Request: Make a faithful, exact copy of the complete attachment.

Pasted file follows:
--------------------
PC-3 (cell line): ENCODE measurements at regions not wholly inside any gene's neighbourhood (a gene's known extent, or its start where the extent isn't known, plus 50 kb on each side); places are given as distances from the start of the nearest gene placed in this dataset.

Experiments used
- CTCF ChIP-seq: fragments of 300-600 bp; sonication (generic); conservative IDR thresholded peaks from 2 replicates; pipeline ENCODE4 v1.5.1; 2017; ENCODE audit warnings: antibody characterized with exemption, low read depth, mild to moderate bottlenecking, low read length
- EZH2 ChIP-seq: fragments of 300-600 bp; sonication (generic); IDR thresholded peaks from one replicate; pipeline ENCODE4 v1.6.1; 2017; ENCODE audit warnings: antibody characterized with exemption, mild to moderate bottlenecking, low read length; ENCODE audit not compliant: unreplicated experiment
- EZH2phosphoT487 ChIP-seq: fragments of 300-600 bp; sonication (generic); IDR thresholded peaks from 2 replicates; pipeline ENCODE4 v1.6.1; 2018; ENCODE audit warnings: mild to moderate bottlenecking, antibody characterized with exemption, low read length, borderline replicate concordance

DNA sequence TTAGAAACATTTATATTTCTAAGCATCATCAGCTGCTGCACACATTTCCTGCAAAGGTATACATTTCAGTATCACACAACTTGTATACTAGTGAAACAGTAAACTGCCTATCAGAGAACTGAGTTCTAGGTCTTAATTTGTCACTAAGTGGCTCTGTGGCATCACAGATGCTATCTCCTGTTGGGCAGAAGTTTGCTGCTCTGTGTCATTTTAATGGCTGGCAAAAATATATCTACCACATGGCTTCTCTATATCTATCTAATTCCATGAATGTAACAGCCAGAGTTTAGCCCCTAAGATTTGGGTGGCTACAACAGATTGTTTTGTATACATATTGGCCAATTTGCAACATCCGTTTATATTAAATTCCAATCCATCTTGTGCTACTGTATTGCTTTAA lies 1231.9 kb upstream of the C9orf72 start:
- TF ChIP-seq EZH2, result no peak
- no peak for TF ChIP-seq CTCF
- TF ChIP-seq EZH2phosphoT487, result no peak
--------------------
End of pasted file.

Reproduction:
PC-3 (cell line): ENCODE measurements at regions not wholly inside any gene's neighbourhood (a gene's known extent, or its start where the extent isn't known, plus 50 kb on each side); places are given as distances from the start of the nearest gene placed in this dataset.

Experiments used
- CTCF ChIP-seq: fragments of 300-600 bp; sonication (generic); conservative IDR thresholded peaks from 2 replicates; pipeline ENCODE4 v1.5.1; 2017; ENCODE audit warnings: antibody characterized with exemption, low read depth, mild to moderate bottlenecking, low read length
- EZH2 ChIP-seq: fragments of 300-600 bp; sonication (generic); IDR thresholded peaks from one replicate; pipeline ENCODE4 v1.6.1; 2017; ENCODE audit warnings: antibody characterized with exemption, mild to moderate bottlenecking, low read length; ENCODE audit not compliant: unreplicated experiment
- EZH2phosphoT487 ChIP-seq: fragments of 300-600 bp; sonication (generic); IDR thresholded peaks from 2 replicates; pipeline ENCODE4 v1.6.1; 2018; ENCODE audit warnings: mild to moderate bottlenecking, antibody characterized with exemption, low read length, borderline replicate concordance

DNA sequence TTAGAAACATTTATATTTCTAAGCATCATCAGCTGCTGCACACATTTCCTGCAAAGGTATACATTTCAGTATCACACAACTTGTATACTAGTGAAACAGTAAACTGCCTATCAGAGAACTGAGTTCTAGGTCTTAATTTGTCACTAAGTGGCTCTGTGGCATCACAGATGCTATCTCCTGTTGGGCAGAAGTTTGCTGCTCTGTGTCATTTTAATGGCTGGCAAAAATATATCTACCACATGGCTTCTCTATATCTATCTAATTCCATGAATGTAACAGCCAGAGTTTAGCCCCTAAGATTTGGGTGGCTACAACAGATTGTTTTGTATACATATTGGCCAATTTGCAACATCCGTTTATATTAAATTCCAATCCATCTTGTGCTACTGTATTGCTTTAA lies 1231.9 kb upstream of the C9orf72 start:
- TF ChIP-seq EZH2, result no peak
- no peak for TF ChIP-seq CTCF
- TF ChIP-seq EZH2phosphoT487, result no peak